Associations of dietary dark-green and deep-yellow vegetables and fruits with cervical intraepithelial neoplasia: modification by smoking.
Sommaire de l'article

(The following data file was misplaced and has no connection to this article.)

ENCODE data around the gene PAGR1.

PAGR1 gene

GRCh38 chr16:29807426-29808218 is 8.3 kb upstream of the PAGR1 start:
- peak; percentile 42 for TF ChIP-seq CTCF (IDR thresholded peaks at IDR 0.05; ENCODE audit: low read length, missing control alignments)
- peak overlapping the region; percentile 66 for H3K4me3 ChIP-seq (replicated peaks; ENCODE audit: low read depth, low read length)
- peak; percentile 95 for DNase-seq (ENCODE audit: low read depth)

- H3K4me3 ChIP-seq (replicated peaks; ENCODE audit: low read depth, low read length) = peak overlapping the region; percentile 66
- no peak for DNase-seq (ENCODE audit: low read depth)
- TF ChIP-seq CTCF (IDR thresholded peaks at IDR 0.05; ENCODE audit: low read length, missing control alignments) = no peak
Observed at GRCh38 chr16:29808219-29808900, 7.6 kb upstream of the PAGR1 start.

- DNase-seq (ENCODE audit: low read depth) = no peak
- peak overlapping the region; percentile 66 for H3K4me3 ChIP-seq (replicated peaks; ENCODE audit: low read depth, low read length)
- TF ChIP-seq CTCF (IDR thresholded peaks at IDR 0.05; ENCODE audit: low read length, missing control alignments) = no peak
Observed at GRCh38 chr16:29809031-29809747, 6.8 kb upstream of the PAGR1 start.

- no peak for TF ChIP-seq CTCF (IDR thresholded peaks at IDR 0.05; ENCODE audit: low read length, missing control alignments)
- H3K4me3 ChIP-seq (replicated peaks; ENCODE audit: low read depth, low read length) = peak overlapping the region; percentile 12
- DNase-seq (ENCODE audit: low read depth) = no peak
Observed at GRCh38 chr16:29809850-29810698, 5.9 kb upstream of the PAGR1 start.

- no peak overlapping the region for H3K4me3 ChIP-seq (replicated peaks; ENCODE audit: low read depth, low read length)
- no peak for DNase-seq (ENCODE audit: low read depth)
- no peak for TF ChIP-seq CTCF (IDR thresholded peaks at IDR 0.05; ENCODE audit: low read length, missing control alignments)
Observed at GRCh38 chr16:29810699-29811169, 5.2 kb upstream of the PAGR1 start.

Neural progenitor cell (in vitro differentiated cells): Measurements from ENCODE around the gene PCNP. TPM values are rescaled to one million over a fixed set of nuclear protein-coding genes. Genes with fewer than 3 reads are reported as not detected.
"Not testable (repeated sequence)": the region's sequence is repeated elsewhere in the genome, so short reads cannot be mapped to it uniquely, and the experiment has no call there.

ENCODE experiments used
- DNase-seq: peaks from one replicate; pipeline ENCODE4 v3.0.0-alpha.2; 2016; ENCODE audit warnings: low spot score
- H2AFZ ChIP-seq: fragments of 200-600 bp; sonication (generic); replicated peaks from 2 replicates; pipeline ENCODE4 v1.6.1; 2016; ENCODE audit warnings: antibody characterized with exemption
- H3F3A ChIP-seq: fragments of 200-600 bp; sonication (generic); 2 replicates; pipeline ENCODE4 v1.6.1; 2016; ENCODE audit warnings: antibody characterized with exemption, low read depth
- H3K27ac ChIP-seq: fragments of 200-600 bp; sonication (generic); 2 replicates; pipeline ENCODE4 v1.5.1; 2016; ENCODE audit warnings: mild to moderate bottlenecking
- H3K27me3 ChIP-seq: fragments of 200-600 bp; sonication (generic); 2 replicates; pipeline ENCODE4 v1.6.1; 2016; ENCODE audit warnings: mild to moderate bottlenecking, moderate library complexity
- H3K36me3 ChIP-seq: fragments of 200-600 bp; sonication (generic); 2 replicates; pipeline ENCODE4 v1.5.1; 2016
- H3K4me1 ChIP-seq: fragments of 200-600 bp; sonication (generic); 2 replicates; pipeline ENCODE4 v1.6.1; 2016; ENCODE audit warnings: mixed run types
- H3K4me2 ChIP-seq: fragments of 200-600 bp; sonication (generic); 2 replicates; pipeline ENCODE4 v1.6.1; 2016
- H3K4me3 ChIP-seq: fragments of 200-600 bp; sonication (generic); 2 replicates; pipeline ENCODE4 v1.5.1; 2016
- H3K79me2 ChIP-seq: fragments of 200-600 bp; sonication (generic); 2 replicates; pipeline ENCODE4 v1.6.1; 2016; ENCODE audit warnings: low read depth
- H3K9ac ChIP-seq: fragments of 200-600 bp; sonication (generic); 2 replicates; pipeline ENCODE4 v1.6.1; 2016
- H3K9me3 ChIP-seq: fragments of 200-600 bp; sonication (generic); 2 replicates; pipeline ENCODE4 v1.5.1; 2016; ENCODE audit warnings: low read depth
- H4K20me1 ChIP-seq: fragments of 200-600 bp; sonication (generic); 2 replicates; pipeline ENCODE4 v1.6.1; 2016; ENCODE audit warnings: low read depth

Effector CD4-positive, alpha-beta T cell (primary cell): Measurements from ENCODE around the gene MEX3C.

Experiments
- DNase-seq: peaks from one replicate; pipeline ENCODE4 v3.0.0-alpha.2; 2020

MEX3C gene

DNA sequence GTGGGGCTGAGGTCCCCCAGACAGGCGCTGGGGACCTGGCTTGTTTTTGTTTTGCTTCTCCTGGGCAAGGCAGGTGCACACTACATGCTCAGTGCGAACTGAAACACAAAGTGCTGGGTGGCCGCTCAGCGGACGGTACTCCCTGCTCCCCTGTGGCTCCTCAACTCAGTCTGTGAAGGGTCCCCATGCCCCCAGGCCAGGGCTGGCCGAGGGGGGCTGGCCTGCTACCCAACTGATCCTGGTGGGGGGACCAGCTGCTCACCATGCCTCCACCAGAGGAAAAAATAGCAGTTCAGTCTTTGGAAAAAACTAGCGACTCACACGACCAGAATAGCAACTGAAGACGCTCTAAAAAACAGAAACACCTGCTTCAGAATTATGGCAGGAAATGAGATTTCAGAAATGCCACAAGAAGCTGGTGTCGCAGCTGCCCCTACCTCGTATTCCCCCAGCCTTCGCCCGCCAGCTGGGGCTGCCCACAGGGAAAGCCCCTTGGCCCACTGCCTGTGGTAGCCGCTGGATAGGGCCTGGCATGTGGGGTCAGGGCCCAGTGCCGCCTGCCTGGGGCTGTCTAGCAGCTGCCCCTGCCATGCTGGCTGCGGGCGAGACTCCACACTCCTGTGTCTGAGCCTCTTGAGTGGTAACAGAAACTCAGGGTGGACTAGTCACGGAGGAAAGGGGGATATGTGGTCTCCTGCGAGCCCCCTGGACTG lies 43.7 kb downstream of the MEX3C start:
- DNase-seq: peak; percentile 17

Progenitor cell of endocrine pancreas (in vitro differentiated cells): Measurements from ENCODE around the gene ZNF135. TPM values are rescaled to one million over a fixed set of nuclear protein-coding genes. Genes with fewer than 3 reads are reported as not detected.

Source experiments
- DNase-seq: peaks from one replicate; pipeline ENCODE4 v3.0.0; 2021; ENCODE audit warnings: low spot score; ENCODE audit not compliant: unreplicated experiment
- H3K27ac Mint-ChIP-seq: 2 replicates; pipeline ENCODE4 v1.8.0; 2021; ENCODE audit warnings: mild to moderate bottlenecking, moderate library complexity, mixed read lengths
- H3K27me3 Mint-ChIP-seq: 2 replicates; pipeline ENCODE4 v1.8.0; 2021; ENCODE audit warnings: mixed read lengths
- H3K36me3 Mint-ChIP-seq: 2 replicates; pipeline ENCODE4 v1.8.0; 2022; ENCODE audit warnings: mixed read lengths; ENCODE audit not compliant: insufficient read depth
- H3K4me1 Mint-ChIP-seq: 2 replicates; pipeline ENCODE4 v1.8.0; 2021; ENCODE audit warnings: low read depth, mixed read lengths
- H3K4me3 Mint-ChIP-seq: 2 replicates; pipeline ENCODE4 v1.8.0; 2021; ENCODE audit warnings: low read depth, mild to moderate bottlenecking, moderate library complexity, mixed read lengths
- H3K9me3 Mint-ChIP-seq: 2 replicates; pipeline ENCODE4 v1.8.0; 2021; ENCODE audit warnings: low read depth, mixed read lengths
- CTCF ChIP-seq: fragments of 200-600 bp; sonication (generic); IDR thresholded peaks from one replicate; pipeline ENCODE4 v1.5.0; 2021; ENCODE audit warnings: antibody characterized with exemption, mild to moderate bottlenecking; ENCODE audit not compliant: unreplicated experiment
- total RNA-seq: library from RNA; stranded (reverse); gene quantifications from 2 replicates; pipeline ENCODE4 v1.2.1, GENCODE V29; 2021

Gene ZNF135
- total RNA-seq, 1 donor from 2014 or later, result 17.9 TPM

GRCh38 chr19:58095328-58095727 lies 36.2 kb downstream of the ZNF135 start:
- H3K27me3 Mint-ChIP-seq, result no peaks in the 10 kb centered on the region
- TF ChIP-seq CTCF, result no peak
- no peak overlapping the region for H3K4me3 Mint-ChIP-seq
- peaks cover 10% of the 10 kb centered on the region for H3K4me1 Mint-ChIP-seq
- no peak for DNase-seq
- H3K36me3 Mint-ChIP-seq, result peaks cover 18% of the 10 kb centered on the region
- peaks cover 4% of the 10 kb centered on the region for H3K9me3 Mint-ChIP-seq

Smoking has been positively and fruit and vegetable intake has been negatively associated with cervical cancer, the second most common cancer among women worldwide. However, a lower consumption of fruits and reduced serum carotenoids have been observed among smokers. It is not known whether the smoking effect on the risk of cervical neoplasia is modified by a low intake of fruits and vegetables. The present study examined the combined effects of tobacco smoking and diet using a validated FFQ and serum carotenoid and tocopherol levels on cervical intraepithelial neoplasia grade 3 (CIN3) risk in a hospital-based case-control study conducted in São Paulo, Brazil, between 2003 and 2005. The sample comprised 231 incident, histologically confirmed cases of CIN3 and 453 controls. A low intake ( ≤ 39 g) of dark-green and deep-yellow vegetables and fruits without tobacco smoking had a lesser effect on CIN3 (OR 1·14; 95 % CI 0·49, 2·65) than among smokers with higher intake ( ≥ 40 g; OR 1·83; 95 % CI 0·73, 4·62) after adjusting for confounders. The OR for the joint exposure of tobacco smoking and low intake of vegetables and fruits was greater (3·86; 95 % CI 1·74, 8·57; P for trend < 0·001) compared with non-smokers with higher intake after adjusting for confounding variables and human papillomavirus status. Similar results were observed for total fruit, serum total carotene (including β-, α- and γ-carotene) and tocopherols. These findings suggest that the effect of nutritional factors on CIN3 is modified by smoking.